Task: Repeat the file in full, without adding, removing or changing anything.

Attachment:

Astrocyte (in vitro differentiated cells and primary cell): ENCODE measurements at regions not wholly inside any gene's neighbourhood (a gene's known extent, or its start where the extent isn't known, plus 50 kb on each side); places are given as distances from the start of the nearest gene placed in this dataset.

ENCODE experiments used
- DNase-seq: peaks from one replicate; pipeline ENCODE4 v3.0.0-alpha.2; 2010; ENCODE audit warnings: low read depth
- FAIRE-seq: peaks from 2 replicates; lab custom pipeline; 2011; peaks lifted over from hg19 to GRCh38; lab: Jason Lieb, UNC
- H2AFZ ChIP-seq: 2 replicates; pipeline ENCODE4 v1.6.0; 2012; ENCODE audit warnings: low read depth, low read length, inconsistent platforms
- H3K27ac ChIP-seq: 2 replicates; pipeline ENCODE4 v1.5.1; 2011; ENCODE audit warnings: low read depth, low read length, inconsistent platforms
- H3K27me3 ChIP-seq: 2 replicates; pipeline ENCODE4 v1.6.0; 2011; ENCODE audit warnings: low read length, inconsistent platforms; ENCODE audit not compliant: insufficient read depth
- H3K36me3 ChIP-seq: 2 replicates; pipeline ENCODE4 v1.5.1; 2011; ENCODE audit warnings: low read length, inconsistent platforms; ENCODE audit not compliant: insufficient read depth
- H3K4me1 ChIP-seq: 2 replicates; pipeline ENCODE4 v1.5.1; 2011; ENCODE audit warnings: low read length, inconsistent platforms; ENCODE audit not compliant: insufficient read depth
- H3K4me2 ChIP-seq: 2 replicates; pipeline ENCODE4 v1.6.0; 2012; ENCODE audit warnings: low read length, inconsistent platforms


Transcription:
Astrocyte (in vitro differentiated cells and primary cell): ENCODE measurements at regions not wholly inside any gene's neighbourhood (a gene's known extent, or its start where the extent isn't known, plus 50 kb on each side); places are given as distances from the start of the nearest gene placed in this dataset.

ENCODE experiments used
- DNase-seq: peaks from one replicate; pipeline ENCODE4 v3.0.0-alpha.2; 2010; ENCODE audit warnings: low read depth
- FAIRE-seq: peaks from 2 replicates; lab custom pipeline; 2011; peaks lifted over from hg19 to GRCh38; lab: Jason Lieb, UNC
- H2AFZ ChIP-seq: 2 replicates; pipeline ENCODE4 v1.6.0; 2012; ENCODE audit warnings: low read depth, low read length, inconsistent platforms
- H3K27ac ChIP-seq: 2 replicates; pipeline ENCODE4 v1.5.1; 2011; ENCODE audit warnings: low read depth, low read length, inconsistent platforms
- H3K27me3 ChIP-seq: 2 replicates; pipeline ENCODE4 v1.6.0; 2011; ENCODE audit warnings: low read length, inconsistent platforms; ENCODE audit not compliant: insufficient read depth
- H3K36me3 ChIP-seq: 2 replicates; pipeline ENCODE4 v1.5.1; 2011; ENCODE audit warnings: low read length, inconsistent platforms; ENCODE audit not compliant: insufficient read depth
- H3K4me1 ChIP-seq: 2 replicates; pipeline ENCODE4 v1.5.1; 2011; ENCODE audit warnings: low read length, inconsistent platforms; ENCODE audit not compliant: insufficient read depth
- H3K4me2 ChIP-seq: 2 replicates; pipeline ENCODE4 v1.6.0; 2012; ENCODE audit warnings: low read length, inconsistent platforms